Municipal firefighters search for victims in the ash-covered village of San Miguel Los Lotes, in Escuintla, about 20 miles southwest of Guatemala City, on Wednesday.

Johan Ordonez/AFP/Getty Images

Guatemala’s opposition is accusing the head of the country’s emergency response agency of failing to heed warnings ahead of the eruption of a volcano that has left nearly 100 dead and almost 200 others missing.

The finger-pointing came as rain showers and the fear of mudslides hindered the search for possible survivors and the recovery of the dead from Sunday’s eruption of Fuego (Spanish for fire). It is one of Central America’s most active volcanoes.

The volcano blanketed nearby villages in ash and sent fast-moving toxic pyroclastic flows down into valleys as people living nearby rushed to escape the onslaught.

“You have a great responsibility over what happened,” Congressman Mario Taracena, speaking in the Guatemalan Congress, said of Sergio Cabañas, the executive secretary of the National Coordinator for Disaster Reduction, also known as CONRED.

“Anyone with a little common sense would have done something,” Taracena said, according to El Periódico. “They did not care and they did not take precautions.”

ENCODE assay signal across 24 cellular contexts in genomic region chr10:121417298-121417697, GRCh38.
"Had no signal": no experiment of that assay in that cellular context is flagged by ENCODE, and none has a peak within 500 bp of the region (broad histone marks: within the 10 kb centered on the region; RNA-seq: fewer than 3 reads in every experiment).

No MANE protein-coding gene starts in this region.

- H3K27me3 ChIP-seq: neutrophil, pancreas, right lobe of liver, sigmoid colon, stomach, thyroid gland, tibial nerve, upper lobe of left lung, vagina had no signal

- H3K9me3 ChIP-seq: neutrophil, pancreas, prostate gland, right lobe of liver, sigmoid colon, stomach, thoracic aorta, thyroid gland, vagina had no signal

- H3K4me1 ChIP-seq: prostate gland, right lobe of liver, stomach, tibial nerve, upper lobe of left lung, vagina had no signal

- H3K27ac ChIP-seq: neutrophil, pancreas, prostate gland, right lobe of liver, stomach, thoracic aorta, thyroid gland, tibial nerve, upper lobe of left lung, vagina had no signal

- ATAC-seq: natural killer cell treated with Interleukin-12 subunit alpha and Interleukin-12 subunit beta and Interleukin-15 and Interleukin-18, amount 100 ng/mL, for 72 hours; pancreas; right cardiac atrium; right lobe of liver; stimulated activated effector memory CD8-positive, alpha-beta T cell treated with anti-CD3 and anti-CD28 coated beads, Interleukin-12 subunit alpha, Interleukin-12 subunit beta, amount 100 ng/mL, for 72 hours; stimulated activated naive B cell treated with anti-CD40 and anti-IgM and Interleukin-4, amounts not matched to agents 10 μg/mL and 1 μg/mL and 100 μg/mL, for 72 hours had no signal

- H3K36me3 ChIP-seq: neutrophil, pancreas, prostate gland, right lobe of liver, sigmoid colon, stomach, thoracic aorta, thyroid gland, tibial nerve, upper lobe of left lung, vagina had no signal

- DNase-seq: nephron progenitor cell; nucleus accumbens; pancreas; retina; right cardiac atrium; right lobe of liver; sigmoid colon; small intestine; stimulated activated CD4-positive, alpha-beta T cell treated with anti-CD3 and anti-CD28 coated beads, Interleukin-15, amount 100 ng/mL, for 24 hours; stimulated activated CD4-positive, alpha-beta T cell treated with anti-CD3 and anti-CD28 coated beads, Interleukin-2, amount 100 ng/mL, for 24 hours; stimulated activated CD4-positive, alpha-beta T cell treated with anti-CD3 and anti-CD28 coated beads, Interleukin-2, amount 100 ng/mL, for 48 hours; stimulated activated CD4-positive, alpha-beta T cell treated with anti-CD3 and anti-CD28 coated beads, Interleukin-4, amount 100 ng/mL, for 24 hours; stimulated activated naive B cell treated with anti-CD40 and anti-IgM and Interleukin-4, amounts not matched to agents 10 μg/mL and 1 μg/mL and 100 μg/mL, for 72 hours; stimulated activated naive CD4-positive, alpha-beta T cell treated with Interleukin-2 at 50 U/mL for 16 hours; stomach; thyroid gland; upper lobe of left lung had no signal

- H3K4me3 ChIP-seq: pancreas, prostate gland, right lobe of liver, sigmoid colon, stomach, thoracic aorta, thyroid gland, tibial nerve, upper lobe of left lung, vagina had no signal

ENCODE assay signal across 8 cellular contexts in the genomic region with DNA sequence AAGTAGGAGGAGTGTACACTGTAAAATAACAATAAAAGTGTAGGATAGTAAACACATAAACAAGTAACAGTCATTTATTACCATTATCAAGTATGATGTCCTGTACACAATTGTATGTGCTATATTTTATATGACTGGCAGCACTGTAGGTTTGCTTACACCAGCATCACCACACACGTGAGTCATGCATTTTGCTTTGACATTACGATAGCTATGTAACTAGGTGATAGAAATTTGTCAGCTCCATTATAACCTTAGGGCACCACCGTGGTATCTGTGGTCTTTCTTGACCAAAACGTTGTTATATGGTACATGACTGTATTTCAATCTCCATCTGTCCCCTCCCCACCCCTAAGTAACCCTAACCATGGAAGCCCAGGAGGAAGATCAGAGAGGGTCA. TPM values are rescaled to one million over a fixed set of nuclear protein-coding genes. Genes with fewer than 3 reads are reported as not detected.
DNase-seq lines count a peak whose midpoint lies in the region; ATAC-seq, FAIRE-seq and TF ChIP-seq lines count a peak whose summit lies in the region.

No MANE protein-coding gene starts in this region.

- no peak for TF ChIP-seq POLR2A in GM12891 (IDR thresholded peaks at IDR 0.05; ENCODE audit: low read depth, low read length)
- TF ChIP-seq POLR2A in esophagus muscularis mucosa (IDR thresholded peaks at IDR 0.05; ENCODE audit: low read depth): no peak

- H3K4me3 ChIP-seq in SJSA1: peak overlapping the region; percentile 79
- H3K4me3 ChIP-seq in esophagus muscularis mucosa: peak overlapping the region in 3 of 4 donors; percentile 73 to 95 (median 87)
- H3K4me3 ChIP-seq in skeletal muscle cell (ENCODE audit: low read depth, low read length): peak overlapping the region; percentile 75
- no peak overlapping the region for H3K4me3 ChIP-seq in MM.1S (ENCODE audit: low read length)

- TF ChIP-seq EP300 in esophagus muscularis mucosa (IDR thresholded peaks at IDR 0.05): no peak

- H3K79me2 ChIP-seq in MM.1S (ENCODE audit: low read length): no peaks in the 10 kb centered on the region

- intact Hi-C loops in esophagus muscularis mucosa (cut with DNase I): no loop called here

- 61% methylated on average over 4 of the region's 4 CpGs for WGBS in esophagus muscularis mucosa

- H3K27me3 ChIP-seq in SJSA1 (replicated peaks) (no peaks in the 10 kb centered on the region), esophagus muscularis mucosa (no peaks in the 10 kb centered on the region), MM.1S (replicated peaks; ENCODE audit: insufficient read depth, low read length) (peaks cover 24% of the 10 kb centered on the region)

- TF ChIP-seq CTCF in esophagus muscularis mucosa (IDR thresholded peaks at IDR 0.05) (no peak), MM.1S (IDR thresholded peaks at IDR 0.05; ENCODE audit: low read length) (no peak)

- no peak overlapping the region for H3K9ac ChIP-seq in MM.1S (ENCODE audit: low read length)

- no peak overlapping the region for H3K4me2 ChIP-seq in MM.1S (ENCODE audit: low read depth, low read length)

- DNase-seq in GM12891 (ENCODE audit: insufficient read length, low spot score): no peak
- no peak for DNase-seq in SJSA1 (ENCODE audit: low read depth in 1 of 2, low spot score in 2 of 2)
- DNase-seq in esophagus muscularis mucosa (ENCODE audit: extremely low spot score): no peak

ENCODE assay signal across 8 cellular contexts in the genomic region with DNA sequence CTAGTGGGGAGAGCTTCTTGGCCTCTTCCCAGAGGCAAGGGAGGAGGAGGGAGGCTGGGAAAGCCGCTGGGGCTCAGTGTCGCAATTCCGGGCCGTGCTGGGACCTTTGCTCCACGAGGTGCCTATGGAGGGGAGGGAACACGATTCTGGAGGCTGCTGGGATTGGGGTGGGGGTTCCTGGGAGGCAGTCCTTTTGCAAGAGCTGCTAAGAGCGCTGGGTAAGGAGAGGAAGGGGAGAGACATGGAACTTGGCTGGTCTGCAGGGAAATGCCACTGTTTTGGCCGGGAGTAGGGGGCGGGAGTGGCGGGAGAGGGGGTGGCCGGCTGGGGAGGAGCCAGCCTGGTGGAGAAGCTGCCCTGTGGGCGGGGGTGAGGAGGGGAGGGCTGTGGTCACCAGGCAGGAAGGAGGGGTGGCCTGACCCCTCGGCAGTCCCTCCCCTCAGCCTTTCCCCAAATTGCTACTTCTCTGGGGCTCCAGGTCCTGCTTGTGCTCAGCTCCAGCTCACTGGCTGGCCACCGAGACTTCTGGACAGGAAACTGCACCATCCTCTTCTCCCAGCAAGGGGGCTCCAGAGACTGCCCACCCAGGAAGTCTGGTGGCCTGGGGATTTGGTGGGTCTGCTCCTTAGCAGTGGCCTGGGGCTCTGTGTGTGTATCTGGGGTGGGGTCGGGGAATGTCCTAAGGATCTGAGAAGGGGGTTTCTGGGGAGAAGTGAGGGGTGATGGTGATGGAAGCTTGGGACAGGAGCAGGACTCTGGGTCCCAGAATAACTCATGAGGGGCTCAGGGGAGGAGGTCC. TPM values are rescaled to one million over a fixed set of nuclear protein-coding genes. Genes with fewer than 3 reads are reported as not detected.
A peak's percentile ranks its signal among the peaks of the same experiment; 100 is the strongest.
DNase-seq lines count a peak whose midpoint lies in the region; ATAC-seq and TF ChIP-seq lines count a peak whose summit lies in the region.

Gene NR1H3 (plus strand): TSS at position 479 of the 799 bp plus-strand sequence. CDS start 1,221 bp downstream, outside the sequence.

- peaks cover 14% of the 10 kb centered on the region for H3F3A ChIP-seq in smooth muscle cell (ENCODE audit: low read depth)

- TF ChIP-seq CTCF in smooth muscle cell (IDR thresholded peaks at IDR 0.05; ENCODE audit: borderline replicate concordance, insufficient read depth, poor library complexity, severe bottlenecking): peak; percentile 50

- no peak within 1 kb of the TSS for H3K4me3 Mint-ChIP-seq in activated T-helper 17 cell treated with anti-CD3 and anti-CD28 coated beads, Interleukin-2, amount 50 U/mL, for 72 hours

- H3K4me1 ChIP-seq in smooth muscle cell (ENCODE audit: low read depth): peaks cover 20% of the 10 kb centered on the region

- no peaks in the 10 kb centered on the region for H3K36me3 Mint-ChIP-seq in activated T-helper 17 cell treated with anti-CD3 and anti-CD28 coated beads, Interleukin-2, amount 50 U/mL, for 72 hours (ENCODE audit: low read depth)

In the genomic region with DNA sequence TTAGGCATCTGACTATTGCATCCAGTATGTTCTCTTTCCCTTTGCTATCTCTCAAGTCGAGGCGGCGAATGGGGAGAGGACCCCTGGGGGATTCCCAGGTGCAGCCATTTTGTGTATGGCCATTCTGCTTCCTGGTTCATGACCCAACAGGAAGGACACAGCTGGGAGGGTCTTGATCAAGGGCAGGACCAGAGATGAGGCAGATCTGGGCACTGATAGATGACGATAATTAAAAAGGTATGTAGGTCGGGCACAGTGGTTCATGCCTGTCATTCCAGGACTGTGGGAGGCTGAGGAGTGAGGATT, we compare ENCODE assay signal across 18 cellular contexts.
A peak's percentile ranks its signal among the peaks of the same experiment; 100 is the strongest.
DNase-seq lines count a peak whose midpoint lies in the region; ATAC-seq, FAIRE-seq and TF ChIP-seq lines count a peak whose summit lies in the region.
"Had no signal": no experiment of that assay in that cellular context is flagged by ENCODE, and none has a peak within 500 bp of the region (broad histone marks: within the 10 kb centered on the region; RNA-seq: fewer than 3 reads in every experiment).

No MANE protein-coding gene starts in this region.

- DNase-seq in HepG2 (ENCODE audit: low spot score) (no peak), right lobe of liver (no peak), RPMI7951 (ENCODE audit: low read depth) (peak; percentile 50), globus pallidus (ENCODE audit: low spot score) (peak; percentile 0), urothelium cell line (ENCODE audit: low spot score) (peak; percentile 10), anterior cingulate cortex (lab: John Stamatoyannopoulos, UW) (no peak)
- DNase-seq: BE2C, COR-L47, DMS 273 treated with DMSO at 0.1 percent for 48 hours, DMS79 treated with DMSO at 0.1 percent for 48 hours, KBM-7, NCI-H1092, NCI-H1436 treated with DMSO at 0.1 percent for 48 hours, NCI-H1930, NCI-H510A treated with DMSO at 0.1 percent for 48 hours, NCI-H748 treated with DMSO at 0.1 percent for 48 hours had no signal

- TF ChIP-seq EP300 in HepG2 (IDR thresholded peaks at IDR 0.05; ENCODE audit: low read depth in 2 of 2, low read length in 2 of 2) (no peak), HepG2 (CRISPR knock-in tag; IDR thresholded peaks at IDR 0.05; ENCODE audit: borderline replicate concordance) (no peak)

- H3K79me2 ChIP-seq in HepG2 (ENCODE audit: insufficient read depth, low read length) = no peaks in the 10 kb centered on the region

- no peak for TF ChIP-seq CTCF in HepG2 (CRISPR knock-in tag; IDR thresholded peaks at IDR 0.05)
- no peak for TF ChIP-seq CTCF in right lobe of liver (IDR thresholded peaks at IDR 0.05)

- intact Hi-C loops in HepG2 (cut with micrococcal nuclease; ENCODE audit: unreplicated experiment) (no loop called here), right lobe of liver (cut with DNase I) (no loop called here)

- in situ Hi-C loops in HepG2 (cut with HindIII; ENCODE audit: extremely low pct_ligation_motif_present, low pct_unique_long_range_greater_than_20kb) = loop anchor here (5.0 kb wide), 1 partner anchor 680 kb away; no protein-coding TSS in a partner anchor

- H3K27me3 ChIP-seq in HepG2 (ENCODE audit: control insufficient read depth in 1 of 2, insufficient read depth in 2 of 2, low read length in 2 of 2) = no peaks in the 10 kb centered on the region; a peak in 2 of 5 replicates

The director of the National Institute of Seismology, Volcanology, Meteorology and Hydrology, Eddy Sánchez, also came in for criticism.

Sánchez explained that his agency issued several bulletins during the day ahead of the eruption. However, CONRED officials said they did not receive enough information to properly evaluate the risk posed by the mountain.

A CONRED representative, Arturo Alvarado, said communities near Fuego are used to living with risk and do not respond to evacuation orders.

“What arises there is a self-evacuation because they are the ones closest to the place,” Alvarado said, according to El Periódico. “Although we have the seismic data and the bulletin, the self-evacuation is what will save your life.”

Meanwhile, on Wednesday, rescue crews were repeatedly forced to retreat as Fuego sent boiling water and toxic gas down its slopes.

Even so, The Associated Press reports that search teams were able to make some progress — using shovels and heavy equipment to uncover more bodies.

The official death toll on Wednesday stood at 99, with 197 listed as missing and presumed dead.

“Nobody is going to be able to get them out or say how many are buried here,” Efrain Suarez, a 59-year-old truck driver helping with the rescue efforts at the devastated village of San Miguel Los Lotes, told the AP.

“The bodies are already charred,” he said. “And if heavy machinery comes in they will be torn apart.”